For example, Bump had once required that both people have the app installed in order to work. HiHello today already works if only one person has the app. But it will roll out a more elegant solution for when two HiHello users are present. A “Nearby” screen in the app will allow people to share contact information with one another based on a dual opt-in system.

From Plaxo, HiHello will adopt the idea of automatically updating contact information for everyone who has the user in their address book when information is changed.

The startup is taking a different approach to privacy than Plaxo did, saying it won’t spam or sell user data, nor will it ask permission to access your contacts. Instead, HiHello will act as an address book provider whose database of contacts you can add to your device. This keeps it isolated and separate from other address sources, and ensures it won’t “mess up” your own contacts in the process.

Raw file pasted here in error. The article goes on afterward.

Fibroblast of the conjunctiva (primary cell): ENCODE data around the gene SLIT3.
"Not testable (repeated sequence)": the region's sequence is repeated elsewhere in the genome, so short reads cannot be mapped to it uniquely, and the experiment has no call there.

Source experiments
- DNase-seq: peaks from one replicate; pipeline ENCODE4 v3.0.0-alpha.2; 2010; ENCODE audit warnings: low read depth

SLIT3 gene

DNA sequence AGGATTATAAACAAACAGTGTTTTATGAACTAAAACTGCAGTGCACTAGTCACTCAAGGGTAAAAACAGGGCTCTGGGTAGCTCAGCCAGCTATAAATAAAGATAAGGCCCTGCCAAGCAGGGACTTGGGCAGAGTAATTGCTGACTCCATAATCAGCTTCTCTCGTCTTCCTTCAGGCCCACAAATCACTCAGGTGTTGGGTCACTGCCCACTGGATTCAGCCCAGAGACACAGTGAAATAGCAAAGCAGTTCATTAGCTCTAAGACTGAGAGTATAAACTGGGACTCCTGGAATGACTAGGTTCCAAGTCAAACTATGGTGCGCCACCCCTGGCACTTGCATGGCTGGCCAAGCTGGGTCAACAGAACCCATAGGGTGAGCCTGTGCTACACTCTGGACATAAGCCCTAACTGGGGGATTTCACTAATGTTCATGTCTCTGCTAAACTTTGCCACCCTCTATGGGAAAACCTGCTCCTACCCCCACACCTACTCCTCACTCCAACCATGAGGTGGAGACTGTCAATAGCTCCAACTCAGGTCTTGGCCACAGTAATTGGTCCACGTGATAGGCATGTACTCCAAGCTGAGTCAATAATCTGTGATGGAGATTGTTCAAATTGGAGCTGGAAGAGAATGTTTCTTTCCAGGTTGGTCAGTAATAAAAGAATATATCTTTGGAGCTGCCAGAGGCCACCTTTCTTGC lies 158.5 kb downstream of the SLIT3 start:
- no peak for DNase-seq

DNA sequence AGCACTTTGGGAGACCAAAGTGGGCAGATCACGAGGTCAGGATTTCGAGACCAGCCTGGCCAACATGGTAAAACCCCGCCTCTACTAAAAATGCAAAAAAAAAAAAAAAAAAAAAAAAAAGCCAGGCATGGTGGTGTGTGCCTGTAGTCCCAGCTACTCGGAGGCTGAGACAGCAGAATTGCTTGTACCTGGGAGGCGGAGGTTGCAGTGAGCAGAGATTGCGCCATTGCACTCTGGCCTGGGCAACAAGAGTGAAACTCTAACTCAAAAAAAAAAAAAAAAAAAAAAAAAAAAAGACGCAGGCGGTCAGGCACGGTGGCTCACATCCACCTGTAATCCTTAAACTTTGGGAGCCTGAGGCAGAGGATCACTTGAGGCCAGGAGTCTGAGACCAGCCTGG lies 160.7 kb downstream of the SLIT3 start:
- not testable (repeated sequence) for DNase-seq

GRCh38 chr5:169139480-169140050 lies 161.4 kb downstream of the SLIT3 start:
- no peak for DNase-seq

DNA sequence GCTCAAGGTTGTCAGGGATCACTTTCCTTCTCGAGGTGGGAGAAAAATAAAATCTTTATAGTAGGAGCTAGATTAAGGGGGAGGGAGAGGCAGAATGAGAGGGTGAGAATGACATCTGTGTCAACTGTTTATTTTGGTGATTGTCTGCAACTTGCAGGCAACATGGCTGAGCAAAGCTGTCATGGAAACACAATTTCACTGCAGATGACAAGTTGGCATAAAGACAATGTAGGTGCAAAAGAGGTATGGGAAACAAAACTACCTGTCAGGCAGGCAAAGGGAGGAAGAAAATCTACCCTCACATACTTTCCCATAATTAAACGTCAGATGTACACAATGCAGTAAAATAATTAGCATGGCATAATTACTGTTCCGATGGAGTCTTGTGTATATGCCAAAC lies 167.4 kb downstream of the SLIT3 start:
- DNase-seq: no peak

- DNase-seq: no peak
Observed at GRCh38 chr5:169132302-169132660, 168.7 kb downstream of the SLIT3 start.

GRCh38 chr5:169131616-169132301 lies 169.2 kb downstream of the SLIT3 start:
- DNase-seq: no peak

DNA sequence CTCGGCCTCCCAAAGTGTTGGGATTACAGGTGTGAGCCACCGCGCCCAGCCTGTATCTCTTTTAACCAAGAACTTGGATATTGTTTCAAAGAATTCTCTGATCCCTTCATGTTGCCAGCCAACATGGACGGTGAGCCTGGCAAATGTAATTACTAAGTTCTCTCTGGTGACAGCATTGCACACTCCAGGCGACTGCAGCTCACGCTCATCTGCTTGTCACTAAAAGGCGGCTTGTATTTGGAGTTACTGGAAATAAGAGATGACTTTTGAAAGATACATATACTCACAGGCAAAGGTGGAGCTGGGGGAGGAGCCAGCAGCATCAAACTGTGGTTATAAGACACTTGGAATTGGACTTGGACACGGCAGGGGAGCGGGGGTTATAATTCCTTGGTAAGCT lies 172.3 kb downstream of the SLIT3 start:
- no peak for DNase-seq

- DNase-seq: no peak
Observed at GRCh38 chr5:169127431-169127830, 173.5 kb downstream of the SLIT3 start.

Some of the forthcoming features will be paid features, but the company will continue to offer a free tier as well.

Kumar says he doesn’t want to make the same mistake he did with CardMunch. Instead, he wants the company to be sustainable, “so that we never have to sell HiHello to an acquirer who will then proceed to ruin the service and kill it.”

Yep, that LinkedIn deal still stings, it seems… Hopefully HiHello will meet a better fate.

Google Assistant Actions up 2.5x in 2018 to reach 4,253 in the U.S.